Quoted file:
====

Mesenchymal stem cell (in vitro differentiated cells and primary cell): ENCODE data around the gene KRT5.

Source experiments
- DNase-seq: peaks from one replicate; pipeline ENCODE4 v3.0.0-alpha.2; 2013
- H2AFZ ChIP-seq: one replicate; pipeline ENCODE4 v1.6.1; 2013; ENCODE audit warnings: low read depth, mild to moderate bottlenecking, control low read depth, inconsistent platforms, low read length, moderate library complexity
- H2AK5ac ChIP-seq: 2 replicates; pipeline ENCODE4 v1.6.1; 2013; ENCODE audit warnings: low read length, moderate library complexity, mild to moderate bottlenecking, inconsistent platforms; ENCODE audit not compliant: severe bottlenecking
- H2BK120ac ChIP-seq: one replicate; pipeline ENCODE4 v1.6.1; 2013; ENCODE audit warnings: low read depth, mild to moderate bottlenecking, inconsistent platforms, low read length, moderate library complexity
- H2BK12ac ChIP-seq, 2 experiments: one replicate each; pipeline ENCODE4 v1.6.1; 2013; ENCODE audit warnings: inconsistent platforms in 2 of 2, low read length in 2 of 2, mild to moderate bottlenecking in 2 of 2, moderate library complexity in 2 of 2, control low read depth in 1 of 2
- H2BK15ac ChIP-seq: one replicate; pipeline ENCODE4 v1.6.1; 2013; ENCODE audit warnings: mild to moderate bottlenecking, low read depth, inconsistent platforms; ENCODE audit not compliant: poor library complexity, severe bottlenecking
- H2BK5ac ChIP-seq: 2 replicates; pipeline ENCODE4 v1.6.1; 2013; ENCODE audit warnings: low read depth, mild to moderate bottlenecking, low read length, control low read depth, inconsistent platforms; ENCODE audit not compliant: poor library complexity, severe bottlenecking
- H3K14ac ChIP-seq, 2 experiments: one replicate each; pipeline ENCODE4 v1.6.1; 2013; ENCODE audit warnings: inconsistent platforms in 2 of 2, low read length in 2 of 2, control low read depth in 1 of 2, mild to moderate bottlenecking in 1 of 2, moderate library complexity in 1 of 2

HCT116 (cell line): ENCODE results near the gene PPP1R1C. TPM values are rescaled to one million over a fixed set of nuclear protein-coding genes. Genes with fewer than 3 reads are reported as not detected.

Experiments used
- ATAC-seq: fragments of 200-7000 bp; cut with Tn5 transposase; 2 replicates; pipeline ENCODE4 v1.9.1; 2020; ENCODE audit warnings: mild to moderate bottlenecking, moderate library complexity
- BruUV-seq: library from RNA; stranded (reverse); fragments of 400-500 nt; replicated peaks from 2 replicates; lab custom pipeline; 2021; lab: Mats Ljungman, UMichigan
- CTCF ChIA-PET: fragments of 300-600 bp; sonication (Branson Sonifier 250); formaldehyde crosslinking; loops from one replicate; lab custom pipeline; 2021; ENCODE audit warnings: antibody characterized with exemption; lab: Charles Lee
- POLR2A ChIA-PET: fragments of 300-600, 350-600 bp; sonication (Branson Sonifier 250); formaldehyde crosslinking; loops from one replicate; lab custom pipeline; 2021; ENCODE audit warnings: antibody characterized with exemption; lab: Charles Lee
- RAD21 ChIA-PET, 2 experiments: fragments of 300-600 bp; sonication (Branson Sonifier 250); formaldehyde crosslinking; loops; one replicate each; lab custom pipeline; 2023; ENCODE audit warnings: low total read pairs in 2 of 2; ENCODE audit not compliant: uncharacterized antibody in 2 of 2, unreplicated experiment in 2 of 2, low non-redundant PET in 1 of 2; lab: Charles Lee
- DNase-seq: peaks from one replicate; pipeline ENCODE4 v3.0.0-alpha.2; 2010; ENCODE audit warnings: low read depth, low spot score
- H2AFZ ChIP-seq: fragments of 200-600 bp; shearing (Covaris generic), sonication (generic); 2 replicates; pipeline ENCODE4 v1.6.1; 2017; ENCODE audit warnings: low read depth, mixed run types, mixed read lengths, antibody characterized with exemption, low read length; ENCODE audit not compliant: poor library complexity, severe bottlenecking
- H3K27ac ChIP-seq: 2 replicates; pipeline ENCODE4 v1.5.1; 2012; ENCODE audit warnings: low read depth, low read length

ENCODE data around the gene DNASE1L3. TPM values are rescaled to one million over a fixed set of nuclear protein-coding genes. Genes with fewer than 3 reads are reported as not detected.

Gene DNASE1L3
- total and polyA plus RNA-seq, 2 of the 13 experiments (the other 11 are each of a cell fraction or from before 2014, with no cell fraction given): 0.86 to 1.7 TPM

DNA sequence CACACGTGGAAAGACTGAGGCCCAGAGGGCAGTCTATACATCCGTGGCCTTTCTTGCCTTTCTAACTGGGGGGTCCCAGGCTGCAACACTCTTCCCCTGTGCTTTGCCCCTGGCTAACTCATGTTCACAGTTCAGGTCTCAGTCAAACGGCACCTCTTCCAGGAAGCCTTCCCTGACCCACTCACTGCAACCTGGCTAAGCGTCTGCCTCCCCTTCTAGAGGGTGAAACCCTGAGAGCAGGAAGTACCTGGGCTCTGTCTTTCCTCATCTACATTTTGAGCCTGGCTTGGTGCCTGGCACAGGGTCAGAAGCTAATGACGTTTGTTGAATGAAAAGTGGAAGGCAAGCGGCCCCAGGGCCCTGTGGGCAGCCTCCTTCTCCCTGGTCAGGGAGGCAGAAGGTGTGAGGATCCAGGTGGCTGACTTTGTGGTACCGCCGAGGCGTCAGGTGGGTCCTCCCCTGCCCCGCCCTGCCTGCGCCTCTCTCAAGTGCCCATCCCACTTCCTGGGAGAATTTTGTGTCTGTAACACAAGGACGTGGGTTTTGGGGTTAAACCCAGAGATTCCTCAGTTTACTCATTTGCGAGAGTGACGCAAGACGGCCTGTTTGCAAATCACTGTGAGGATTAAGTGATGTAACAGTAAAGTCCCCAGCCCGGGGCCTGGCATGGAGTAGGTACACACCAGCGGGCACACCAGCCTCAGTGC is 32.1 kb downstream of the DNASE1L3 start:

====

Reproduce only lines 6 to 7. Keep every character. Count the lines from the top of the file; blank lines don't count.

- H2BK120ac ChIP-seq: one replicate; pipeline ENCODE4 v1.6.1; 2013; ENCODE audit warnings: low read depth, mild to moderate bottlenecking, inconsistent platforms, low read length, moderate library complexity
- H2BK12ac ChIP-seq, 2 experiments: one replicate each; pipeline ENCODE4 v1.6.1; 2013; ENCODE audit warnings: inconsistent platforms in 2 of 2, low read length in 2 of 2, mild to moderate bottlenecking in 2 of 2, moderate library complexity in 2 of 2, control low read depth in 1 of 2